When it comes to the issue of employee performance in an organization creating a sense of trust is one of the key factors to be considered. Trust forms the basis of all relationships and interactions. It is just as important in professional relationships as it is in personal ones. A company that can create a strong sense of trust in the workplace is better able to weather the storms thrown up by the competition and have a clearer vision of what the company stands for. According to Harvard Business Review, trust is often talked about as the ‘bedrock of a company’s success’. Trust within the organization is important: Your employees must believe in each other. When they don’t, communication, teamwork, and performance inevitably suffer.
Trust is an “evolving thing that ebbs and flows,” says David DeSteno, a professor of psychology at Northeastern University and the author of The Truth About Trust. And yet it’s essential to boosting employee engagement, motivation, and candor. Employees are more likely to follow through on goals set by a manager they trust and to be more forthcoming about the challenges they see on their level. According to Jim Dougherty, a senior lecturer at MIT Sloan School of Management and veteran software CEO, “Managers will never learn the truth about a company unless they have employees’ trust.” Lack of trust in the workplace is evidence of toxic work culture. Trust is both a cause and an effect of company culture. The trust that employees and management have in each other informs how companies operate, and the way the team operates encourages trust.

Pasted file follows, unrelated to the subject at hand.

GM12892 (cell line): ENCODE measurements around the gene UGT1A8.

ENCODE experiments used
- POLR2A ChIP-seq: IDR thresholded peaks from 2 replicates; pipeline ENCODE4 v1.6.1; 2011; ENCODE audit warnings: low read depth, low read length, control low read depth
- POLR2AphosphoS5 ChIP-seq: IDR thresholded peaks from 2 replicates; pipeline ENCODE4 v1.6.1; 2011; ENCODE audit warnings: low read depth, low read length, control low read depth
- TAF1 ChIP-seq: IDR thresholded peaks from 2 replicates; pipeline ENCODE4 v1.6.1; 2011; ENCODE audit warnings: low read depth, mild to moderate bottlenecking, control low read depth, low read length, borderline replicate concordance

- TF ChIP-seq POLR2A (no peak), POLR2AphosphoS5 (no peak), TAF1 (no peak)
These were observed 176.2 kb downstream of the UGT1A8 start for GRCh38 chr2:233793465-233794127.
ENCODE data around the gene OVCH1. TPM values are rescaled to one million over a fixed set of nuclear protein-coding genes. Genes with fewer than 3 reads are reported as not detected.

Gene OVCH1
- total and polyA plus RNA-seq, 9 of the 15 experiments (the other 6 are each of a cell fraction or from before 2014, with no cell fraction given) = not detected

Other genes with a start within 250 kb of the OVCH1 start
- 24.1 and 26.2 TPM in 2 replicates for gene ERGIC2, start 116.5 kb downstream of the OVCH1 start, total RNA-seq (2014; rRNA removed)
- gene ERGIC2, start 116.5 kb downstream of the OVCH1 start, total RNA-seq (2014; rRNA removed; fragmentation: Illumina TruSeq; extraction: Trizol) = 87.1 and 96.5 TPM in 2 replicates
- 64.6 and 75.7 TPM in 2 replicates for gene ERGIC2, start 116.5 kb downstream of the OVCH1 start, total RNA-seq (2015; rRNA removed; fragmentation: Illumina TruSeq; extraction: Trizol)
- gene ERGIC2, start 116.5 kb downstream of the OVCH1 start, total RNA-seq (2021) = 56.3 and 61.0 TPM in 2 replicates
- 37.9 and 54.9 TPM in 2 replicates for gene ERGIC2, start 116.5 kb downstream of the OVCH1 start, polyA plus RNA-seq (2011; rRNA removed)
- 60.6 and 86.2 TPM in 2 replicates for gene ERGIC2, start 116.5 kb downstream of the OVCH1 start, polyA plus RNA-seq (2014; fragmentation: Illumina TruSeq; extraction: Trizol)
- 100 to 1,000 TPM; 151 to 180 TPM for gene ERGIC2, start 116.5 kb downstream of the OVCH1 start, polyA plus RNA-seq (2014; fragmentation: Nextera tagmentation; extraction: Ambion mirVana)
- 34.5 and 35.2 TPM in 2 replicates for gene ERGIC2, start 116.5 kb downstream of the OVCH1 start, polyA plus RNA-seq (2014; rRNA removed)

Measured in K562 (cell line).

Stephen Covey makes a business case for trust:
- Individuals who trust each other don’t expend as much of their time and energy watching their backs. They often redirect that energy towards productivity and innovation for the company.